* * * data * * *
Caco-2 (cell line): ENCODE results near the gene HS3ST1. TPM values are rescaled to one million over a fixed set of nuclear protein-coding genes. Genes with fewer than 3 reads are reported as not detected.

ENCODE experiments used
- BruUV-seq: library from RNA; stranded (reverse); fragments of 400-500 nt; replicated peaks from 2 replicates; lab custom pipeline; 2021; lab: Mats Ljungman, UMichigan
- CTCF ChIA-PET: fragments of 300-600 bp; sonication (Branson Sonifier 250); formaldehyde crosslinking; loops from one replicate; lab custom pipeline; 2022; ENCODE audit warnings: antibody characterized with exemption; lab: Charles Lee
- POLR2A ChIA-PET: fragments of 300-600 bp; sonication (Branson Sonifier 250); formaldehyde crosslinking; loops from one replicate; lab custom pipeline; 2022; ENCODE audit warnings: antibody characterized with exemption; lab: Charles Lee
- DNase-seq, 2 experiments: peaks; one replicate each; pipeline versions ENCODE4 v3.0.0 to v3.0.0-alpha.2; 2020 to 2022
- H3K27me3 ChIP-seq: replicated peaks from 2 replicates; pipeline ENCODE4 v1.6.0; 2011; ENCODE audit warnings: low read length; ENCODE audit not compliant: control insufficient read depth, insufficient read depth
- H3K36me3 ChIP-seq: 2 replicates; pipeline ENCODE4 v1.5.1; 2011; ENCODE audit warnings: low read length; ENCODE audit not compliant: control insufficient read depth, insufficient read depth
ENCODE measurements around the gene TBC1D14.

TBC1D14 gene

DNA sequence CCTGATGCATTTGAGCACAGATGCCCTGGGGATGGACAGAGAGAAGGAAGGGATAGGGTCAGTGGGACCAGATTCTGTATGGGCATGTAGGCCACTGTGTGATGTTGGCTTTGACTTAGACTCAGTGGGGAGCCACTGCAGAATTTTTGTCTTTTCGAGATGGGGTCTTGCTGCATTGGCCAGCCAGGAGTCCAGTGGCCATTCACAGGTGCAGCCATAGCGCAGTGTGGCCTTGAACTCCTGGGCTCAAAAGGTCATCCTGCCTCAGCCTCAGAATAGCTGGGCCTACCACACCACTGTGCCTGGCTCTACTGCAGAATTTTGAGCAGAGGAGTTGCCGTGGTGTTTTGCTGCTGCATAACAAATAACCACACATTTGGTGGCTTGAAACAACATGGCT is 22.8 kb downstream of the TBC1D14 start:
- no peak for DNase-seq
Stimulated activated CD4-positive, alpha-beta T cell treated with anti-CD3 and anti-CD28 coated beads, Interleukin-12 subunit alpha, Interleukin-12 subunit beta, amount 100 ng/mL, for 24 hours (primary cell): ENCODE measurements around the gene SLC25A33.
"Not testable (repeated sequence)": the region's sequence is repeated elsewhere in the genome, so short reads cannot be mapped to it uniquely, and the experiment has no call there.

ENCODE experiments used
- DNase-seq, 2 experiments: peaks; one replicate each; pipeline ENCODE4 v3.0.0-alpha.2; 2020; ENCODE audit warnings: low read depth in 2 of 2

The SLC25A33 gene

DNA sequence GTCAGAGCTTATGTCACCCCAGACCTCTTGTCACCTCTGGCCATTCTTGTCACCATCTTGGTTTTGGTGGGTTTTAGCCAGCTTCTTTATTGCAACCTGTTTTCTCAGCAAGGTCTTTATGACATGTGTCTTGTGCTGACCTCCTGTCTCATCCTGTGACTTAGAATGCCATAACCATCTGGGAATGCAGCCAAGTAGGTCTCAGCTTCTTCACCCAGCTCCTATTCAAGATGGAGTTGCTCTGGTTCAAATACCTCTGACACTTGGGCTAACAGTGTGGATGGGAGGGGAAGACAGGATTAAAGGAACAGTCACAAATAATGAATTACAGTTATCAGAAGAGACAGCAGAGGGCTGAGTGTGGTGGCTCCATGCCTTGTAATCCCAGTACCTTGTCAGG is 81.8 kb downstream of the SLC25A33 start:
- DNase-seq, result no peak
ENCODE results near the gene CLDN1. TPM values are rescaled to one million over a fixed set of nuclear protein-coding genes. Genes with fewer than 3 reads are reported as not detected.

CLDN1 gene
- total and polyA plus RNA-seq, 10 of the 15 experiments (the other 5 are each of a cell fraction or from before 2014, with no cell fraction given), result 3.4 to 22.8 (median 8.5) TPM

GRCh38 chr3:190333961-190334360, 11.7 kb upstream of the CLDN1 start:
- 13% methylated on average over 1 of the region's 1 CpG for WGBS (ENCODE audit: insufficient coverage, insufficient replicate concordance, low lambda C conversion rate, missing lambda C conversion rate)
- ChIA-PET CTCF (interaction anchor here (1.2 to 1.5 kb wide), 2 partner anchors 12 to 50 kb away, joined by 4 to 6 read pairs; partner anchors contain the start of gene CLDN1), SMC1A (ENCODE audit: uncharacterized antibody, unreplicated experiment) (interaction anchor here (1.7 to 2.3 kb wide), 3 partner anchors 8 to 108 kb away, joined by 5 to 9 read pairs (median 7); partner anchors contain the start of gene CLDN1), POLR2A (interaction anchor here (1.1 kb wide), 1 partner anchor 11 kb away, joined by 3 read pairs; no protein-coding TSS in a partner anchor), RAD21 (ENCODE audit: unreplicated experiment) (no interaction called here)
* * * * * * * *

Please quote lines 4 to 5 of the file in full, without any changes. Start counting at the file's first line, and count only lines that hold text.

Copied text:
- CTCF ChIA-PET: fragments of 300-600 bp; sonication (Branson Sonifier 250); formaldehyde crosslinking; loops from one replicate; lab custom pipeline; 2022; ENCODE audit warnings: antibody characterized with exemption; lab: Charles Lee
- POLR2A ChIA-PET: fragments of 300-600 bp; sonication (Branson Sonifier 250); formaldehyde crosslinking; loops from one replicate; lab custom pipeline; 2022; ENCODE audit warnings: antibody characterized with exemption; lab: Charles Lee